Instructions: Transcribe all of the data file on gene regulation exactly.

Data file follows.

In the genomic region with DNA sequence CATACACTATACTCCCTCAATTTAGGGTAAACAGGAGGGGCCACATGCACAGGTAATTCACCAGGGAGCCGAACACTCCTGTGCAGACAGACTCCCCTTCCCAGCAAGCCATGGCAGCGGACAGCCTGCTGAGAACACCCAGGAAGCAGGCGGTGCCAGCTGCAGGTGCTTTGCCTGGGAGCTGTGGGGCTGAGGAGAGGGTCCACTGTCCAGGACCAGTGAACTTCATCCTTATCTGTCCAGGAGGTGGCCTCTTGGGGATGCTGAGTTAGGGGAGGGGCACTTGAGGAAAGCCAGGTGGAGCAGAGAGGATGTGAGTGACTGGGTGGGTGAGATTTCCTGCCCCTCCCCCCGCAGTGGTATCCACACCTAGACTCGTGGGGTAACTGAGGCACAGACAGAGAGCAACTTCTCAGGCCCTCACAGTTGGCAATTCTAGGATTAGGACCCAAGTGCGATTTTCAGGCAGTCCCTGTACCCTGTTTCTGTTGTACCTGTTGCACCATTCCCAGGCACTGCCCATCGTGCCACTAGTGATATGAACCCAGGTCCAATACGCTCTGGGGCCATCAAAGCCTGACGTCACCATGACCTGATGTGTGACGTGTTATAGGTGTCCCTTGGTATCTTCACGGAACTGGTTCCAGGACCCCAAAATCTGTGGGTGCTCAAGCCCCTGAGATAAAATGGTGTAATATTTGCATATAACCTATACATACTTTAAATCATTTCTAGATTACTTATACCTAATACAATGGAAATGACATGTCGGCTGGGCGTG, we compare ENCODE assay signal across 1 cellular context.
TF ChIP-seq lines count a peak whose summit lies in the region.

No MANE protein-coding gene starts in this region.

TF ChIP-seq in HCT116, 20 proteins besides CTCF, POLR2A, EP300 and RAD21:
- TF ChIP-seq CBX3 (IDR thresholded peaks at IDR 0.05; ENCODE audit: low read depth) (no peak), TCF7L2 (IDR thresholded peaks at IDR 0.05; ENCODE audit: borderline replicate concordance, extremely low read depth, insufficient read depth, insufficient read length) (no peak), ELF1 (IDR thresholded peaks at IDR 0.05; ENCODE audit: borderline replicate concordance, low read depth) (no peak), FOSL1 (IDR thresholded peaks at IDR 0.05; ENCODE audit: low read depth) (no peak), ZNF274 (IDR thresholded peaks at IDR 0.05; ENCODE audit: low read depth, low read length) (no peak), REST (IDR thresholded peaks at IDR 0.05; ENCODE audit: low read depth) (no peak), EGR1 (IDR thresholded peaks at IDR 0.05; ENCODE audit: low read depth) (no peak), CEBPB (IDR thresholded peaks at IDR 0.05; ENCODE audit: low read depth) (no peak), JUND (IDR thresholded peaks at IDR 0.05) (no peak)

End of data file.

In the genomic region with DNA sequence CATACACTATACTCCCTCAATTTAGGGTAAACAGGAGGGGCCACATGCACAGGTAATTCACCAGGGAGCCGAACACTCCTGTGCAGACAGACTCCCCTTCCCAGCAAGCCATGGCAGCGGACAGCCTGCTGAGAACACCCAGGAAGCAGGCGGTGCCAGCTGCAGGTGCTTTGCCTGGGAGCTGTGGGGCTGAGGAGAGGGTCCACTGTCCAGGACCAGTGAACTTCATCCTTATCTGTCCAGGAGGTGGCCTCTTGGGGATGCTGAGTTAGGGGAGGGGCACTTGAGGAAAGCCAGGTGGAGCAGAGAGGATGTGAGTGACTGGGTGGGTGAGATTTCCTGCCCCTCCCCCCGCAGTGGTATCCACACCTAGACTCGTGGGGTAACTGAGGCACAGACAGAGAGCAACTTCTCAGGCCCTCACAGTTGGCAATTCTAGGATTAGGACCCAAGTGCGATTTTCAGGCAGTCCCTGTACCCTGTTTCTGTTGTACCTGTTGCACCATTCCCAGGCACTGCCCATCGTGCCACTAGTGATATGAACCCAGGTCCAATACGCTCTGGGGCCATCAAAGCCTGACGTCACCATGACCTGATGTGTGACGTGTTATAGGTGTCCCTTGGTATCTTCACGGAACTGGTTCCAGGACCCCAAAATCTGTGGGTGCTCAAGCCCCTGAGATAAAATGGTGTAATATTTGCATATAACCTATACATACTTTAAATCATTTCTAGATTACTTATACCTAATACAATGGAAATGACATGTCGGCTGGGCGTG, we compare ENCODE assay signal across 1 cellular context.
TF ChIP-seq lines count a peak whose summit lies in the region.

No MANE protein-coding gene starts in this region.

TF ChIP-seq in HCT116, 20 proteins besides CTCF, POLR2A, EP300 and RAD21:
- TF ChIP-seq CBX3 (IDR thresholded peaks at IDR 0.05; ENCODE audit: low read depth) (no peak), TCF7L2 (IDR thresholded peaks at IDR 0.05; ENCODE audit: borderline replicate concordance, extremely low read depth, insufficient read depth, insufficient read length) (no peak), ELF1 (IDR thresholded peaks at IDR 0.05; ENCODE audit: borderline replicate concordance, low read depth) (no peak), FOSL1 (IDR thresholded peaks at IDR 0.05; ENCODE audit: low read depth) (no peak), ZNF274 (IDR thresholded peaks at IDR 0.05; ENCODE audit: low read depth, low read length) (no peak), REST (IDR thresholded peaks at IDR 0.05; ENCODE audit: low read depth) (no peak), EGR1 (IDR thresholded peaks at IDR 0.05; ENCODE audit: low read depth) (no peak), CEBPB (IDR thresholded peaks at IDR 0.05; ENCODE audit: low read depth) (no peak), JUND (IDR thresholded peaks at IDR 0.05) (no peak)